This month from our museum we’re featuring an exquisite sterling silver fish fork in the
Olympian pattern by Tiffany & Co.
Olympian debuted in 1878, and was produced until 1955. According to Tiffany & Co. literature, “The Olympian pattern... is the most elaborate and complex of all Tiffany flatware designs. Each piece of Olympian is designed to illustrate a well-known story of Classical mythology. The subjects vary with the size of the handles on the different pieces.”
The last quarter of the nineteenth century is commonly regarded as America’s “Gilded Age,” a term coined by American writers Mark Twain and Charles Dudley Warner. This economic boom following the Civil War saw the creation of the modern industrial economy, and with it, an increased income for many in America. This new class of wealthy Americans wanted to display their prosperity in the most conspicuous manner possible, and manufacturers of luxury goods were more than happy to meet the increased demand for high-end items, including tea services, art, jewelry, and tableware. Among the many ways to showcase affluence during the Gilded Age was with an opulent array of tableware comprising hundreds of flatware and serving pieces. Specialized flatware pieces produced during this time include cracker spoons, toast serving forks, aspic servers, and many others, like the
Olympian fish fork featured here.
There are seventeen different classical motifs featured on
Olympian pieces, which vary by the size and type of handle for each piece (for example, this hollow-handle fish fork showcases a “Bacchus and Bacchante” design, while the flat-handle fish fork in the pattern features an “Orpheus” motif). The patent for
Olympian attributes its design to Edward C. Moore, who served as head designer at Tiffany from 1868 until his death in 1891, but it is believed that Antoine Heller also contributed to the design (after leaving Tiffany, Heller would go on to produce popular patterns for Gorham Silver, including
Versailles, and perhaps his most famous,
For more than 150 years, Tiffany & Co. has represented the pinnacle of American affluence, artistry, and luxury. In 1837, Charles Lewis Tiffany and John B. Young began selling luxury goods in their New York City emporium. As New York grew into a large metropolis, the demand for Tiffany’s opulent merchandise began to increase. In 1848, Tiffany began producing sterling flatware patterns, and their 925/1000 sterling purity standard eventually became the U.S. sterling silver standard. During the economic boom that followed the Civil War, Tiffany & Co. met the increased demand for high-end items, including tea services, art, and jewelry. Tiffany’s sterling patterns like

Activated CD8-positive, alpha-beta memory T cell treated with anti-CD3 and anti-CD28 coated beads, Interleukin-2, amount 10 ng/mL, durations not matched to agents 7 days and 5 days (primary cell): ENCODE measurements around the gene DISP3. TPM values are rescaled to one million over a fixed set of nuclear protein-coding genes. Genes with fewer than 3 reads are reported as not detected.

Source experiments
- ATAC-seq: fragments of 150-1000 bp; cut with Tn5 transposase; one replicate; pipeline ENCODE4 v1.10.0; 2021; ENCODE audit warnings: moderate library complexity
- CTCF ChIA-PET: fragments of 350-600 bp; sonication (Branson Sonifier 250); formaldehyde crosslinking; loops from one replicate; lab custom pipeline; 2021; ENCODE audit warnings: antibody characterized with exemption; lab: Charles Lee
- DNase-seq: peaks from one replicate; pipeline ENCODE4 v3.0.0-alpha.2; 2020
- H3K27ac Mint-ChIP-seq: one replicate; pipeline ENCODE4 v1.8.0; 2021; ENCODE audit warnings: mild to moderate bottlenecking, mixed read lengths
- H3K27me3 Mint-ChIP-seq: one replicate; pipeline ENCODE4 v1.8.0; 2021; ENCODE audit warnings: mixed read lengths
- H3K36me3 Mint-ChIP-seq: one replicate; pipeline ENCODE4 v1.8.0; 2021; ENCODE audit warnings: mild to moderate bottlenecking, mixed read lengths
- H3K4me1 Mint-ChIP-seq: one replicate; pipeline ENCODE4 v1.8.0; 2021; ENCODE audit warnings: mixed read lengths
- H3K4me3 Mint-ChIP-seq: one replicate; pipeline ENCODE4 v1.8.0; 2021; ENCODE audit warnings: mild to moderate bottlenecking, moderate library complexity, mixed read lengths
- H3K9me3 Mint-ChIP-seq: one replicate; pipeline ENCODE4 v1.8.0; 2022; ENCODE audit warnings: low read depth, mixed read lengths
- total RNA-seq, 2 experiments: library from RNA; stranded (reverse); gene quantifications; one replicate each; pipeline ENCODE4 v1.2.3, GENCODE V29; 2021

Shell and Thread, and
Faneuil are regarded as some of the finest in the world. Today, Tiffany & Co. remains a leading maker of jewelry, china, crystal, silver, and glassware.
While the Tiffany & Co.
Olympian fish fork in our museum is not for sale, we do have a variety of
Olympian and other
Tiffany & Co. pieces available for purchase in our inventory; be sure to browse our web site. And remember that we always invite you to visit our facilities – here you'll see a stunning variety of silver, china, crystal, and collectibles! Our 500,000-square-foot facilities hold more than 12 million individual pieces in more than 425,000 patterns! Our showroom and museum are open from 9:00 am to 7:00 pm ET, 7 days (except holidays); free tours are available from 10:00 am to 6:00 pm ET, 7 days. The showroom and museum are conveniently located between Greensboro and Burlington, NC, at
exit 132 off Interstate 85/40. We look forward to seeing you!